Carp feed by sucking around roots of aquatic plants in search of aquatic insects. Many plants are uprooted during the feeding process and mud and plant debris is expelled, resulting in increased water turbidity. This feeding habit has a harmful effect on Australia’s freshwater systems – hence carp are a noxious species.

In the years that followed their introduction, European Carp have found their way into the irrigation infrastructure in the Macalister Irrigation District (MID). The numbers are at such plague proportions that Southern Rural Water has a program in place to manage the damage they have created, and reduce their numbers within the MID system.

What damage do they cause?

The European Carp’s feeding behaviour chips away at the channel banks. As a result, some channels have gradually spread wider towards easement boundaries, intruding onto neighbouring land. In severe cases it affects the channel structure, causing bank collapse and potentially, interruptions to irrigation supply.

The Sale area is the most badly affected, probably because of its closeness to the Gippsland Lakes and being charged from the Macalister River.

What is Southern Rural Water doing to repair the damage?

In 2006 the SRW Board approved a five year capital works program to repair the damage created by European Carp within the MID.

When we developed the program, the district was mapped and divided into two areas:
• Priority 1, which included 11 kilometres of critically affected channels, and
• Priority 2, which included 18 kilometres of moderately affected channels.

Priority 1 works:

Priority 1 works were completed in 2010, with Southern Rural Water rebuilding 11.4 kilometres of badly damaged channels on the Main Sale and Main Heart channels.

This part of the program cost $1.75 million, which includes fencing, access tracks, paddock and delver reinstatements.These assets have been renovated to a good condition, extending their remaining life by 30 years.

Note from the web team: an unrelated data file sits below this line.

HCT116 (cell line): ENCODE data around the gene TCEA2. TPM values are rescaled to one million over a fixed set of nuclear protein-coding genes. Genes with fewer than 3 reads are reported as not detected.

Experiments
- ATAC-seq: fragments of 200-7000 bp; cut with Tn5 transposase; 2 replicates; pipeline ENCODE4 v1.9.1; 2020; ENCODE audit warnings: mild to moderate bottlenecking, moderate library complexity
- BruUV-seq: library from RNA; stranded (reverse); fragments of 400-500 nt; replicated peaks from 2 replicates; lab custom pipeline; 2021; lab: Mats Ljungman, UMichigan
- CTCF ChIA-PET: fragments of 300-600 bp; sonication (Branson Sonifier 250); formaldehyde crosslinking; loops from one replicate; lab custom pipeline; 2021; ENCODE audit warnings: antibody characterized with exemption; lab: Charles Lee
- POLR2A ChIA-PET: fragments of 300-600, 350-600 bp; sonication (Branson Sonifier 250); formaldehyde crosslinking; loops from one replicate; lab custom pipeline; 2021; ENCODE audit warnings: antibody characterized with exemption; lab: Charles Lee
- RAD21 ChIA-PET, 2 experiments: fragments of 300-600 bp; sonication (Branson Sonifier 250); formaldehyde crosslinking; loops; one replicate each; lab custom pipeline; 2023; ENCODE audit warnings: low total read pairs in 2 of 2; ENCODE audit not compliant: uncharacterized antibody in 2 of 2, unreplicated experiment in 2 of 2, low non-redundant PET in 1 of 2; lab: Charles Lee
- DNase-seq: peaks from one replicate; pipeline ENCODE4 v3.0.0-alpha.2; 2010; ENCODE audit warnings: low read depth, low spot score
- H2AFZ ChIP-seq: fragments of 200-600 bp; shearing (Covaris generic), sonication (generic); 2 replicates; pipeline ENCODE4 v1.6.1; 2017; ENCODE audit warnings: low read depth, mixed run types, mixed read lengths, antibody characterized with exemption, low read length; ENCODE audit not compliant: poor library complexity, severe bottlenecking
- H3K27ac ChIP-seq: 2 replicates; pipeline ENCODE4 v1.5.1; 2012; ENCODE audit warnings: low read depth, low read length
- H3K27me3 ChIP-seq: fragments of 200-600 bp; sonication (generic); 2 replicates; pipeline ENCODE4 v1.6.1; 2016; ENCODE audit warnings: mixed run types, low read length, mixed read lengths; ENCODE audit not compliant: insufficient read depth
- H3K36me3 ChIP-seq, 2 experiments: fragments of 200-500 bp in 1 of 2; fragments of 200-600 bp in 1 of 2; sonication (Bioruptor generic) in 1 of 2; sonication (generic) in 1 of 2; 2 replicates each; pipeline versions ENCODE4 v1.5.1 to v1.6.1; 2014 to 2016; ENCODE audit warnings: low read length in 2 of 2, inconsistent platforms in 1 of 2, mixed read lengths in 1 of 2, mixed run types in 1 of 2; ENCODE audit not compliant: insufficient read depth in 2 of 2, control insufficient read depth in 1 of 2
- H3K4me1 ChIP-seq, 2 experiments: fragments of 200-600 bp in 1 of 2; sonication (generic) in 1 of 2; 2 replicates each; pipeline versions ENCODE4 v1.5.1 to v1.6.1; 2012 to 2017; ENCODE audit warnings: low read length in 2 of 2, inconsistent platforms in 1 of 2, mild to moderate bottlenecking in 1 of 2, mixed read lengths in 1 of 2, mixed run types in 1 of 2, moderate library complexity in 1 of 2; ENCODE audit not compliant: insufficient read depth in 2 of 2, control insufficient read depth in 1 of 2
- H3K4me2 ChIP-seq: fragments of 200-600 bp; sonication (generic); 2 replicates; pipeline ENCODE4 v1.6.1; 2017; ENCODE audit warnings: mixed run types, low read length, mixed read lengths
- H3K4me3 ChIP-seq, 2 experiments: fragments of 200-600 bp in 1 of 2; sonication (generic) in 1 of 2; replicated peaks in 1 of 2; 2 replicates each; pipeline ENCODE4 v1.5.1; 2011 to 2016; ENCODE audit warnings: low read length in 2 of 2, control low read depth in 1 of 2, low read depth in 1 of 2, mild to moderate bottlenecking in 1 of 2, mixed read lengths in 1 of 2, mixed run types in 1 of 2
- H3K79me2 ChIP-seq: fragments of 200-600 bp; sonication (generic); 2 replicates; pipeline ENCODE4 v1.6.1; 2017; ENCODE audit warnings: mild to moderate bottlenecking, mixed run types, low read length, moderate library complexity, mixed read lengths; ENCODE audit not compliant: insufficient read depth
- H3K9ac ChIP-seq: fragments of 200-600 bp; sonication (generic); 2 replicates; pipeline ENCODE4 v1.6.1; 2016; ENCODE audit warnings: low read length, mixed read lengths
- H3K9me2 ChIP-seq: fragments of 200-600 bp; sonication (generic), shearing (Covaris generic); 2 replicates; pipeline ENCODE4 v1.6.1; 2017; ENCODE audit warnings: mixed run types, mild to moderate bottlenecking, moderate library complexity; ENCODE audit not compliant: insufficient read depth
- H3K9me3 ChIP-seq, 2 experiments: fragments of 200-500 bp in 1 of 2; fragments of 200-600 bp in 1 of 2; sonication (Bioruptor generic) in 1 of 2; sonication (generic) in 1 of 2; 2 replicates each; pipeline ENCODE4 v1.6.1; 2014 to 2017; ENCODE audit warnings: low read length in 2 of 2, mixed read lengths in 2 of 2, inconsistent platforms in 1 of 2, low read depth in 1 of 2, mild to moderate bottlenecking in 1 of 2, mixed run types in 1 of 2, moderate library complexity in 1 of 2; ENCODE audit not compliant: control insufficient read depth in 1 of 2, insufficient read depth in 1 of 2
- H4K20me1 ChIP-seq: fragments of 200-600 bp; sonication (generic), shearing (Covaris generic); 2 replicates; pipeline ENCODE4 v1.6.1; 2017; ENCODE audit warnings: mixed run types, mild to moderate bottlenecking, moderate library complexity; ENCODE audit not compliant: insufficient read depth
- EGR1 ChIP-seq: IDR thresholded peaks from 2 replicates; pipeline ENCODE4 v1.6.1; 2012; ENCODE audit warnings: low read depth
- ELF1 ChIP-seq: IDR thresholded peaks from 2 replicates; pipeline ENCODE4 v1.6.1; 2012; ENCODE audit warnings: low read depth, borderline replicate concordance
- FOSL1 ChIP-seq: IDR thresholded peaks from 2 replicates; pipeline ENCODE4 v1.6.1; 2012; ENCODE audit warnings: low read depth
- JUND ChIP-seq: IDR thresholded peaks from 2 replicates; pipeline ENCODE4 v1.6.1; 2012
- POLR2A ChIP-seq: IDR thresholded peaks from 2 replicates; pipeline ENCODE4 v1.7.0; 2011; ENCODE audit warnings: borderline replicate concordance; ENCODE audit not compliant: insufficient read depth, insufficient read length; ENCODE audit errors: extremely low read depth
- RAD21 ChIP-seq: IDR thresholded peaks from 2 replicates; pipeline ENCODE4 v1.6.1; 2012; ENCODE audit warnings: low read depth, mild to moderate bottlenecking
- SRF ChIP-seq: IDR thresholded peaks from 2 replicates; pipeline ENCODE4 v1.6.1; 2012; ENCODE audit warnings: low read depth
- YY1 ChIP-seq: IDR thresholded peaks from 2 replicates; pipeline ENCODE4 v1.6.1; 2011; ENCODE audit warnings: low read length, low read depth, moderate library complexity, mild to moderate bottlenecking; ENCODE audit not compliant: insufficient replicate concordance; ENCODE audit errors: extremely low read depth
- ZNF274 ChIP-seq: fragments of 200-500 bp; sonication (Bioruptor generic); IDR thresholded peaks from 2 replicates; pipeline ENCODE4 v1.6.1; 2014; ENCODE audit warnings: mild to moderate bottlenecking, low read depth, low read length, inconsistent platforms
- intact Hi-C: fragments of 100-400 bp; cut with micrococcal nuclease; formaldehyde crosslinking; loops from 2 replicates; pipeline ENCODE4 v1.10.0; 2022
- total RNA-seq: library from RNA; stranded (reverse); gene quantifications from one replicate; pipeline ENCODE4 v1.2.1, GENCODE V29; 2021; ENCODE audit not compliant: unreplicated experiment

Priority 2 works:

Priority 2 works have begun with 4.5 kilometres currently being upgraded over the next two years. This part of the program has been budgeted to cost approximately $700,000.

As the Priority 2 sections only include moderately affected channels, repairs are planned on a ‘where needed’ basis rather than continual lengths of channel.

We will import select clay, which will be placed, compacted and battered mechanically to restore banks back to their original profile. Once this is complete, they will then be protected by beaching with either recycled concrete or rock spalls.

The scope of the work will vary according to the level of disrepair in each section, and whilst fill will be imported and applied to undermined areas, other areas may only need re-shaping and beaching to prevent further decline. The reinstatement of access tracks, fences, farm delvers and paddocks will also be an important part of the project.

The program in some areas will be very challenging due to difficult or virtually no access, the lack of suitable soil close by, wet winter weather and confined work areas where banks have completely eroded away. Working space is limited in some areas, which may mean some double handling.

Quality soil will be sourced as close as possible to each job from recently constructed farm dams, close property developments and drainage reserves.

The balance of the work, at a cost of around $2.057M, is being considered for future years.

What are the benefits?

• Ensure that we deliver water at approved performance standards

• Decrease the risk of channel failure and have a positive impact on channel condition ratings. Channels are rated according to their condition: 1 is brand new and 6 is unserviceable or about to fail.

• Improve access for weed spraying, which gives us more efficient means of controlling weeds.

What is Southern Rural Water doing to control the European Carp??

Fish screens were installed on the channel offtake at Maffra Weir in 2003 to reduce the numbers entering the system from the Macalister River.

More information
For more informaion contact us on 1300 139 510 or visit www.srw.com.au

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Deaming - what is it?

There has been a lot of talk about “deeming” savings from replacing outlets such as Dethridge wheels in irrigation districts. Many people are confused about deeming and how it works.

This fact sheet sets out to explain and clarify deeming – particularly as it applies to Dethridge wheel replacements.